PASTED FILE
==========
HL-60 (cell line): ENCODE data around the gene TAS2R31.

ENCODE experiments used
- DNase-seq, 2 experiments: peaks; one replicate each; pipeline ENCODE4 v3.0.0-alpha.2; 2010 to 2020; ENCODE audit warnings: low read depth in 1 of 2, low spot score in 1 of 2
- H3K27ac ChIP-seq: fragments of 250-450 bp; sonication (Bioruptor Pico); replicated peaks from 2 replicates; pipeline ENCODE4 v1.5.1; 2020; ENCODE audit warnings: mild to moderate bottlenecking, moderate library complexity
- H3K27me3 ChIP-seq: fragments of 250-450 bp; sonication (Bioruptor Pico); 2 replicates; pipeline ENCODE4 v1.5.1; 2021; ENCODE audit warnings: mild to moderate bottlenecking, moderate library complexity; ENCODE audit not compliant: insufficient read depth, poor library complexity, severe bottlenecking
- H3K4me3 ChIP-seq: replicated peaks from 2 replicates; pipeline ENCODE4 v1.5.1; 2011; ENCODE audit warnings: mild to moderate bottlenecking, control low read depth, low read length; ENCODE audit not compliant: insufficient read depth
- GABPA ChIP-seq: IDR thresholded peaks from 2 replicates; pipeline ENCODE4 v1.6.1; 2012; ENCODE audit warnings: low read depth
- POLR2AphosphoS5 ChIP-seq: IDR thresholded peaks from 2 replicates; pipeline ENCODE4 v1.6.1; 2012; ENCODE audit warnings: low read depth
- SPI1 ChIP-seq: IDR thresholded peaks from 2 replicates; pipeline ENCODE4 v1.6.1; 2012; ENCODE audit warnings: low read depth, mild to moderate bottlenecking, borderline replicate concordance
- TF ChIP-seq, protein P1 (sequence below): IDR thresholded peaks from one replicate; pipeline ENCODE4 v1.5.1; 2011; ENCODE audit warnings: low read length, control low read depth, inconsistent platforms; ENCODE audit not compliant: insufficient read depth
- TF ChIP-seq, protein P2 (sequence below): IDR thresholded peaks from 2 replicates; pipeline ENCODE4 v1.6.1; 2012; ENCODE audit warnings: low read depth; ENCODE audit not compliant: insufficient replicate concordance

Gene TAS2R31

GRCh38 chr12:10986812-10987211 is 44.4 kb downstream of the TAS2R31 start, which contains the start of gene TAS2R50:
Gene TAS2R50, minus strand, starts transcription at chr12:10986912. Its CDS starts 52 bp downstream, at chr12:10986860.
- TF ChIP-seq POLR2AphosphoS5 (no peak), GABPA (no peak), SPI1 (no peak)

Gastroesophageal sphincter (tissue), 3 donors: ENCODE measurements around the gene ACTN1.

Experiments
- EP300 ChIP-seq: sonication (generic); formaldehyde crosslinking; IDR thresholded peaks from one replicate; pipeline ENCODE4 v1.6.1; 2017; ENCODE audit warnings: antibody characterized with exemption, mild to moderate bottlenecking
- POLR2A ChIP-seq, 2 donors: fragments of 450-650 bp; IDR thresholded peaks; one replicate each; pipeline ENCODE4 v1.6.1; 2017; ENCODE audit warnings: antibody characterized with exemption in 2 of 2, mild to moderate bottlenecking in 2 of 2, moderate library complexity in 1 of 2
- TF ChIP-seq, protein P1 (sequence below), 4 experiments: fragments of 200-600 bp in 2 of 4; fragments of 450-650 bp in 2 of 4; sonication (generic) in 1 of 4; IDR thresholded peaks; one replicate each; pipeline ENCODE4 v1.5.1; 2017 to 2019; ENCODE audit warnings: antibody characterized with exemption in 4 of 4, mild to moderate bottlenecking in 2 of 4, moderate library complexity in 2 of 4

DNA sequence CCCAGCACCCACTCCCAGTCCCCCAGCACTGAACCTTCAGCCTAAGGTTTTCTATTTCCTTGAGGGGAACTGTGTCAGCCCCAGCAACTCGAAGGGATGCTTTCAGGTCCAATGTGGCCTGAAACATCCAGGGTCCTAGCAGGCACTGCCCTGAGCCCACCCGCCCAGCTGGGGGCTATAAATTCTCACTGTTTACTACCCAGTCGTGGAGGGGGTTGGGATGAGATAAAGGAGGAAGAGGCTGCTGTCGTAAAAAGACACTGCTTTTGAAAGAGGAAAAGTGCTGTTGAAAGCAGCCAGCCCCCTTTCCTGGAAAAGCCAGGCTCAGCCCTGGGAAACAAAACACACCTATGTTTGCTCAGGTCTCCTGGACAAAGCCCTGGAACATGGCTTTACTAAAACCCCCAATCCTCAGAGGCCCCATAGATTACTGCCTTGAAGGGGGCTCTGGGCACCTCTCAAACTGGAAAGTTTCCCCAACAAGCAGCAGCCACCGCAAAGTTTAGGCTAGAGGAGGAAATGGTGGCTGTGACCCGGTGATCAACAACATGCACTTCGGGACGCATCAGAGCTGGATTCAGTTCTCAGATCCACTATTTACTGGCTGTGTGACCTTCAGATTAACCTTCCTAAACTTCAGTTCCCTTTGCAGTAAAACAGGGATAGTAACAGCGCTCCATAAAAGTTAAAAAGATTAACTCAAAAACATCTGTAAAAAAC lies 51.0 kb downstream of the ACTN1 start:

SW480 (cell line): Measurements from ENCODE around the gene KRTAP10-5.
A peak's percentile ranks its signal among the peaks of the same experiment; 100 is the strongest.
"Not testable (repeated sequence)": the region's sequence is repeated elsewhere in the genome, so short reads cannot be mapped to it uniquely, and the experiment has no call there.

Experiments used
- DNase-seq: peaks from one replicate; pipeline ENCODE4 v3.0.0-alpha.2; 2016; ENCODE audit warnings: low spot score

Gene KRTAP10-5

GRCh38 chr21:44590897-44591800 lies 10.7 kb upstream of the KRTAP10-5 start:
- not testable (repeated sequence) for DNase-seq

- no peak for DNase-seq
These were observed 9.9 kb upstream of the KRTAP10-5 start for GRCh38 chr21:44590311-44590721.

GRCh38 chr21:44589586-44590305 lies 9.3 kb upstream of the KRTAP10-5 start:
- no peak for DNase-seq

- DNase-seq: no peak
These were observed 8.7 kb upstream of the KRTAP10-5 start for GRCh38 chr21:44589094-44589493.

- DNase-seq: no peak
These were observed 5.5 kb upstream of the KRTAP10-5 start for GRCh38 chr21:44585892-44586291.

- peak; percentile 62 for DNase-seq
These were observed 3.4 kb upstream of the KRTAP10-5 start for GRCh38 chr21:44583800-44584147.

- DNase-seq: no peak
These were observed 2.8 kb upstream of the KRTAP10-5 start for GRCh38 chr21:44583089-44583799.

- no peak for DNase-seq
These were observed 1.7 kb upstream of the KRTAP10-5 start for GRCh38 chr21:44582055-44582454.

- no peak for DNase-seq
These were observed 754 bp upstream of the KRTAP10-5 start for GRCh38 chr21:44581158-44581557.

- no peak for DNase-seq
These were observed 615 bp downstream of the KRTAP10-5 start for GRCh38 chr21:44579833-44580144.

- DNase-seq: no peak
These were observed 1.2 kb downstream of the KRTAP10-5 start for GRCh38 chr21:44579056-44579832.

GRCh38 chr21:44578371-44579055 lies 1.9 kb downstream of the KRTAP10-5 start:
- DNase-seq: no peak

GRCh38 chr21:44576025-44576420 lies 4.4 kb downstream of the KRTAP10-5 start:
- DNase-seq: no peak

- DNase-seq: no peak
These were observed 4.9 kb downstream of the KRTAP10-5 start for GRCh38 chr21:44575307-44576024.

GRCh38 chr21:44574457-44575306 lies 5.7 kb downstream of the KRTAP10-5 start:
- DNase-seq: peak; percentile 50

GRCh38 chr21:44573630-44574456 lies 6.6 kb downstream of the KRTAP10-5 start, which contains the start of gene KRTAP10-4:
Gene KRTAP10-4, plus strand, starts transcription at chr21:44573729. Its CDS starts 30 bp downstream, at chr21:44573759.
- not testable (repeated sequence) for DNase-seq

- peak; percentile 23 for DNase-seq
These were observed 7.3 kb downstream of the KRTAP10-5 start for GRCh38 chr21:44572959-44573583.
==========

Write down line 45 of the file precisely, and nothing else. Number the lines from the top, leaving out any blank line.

These were observed 754 bp upstream of the KRTAP10-5 start for GRCh38 chr21:44581158-44581557.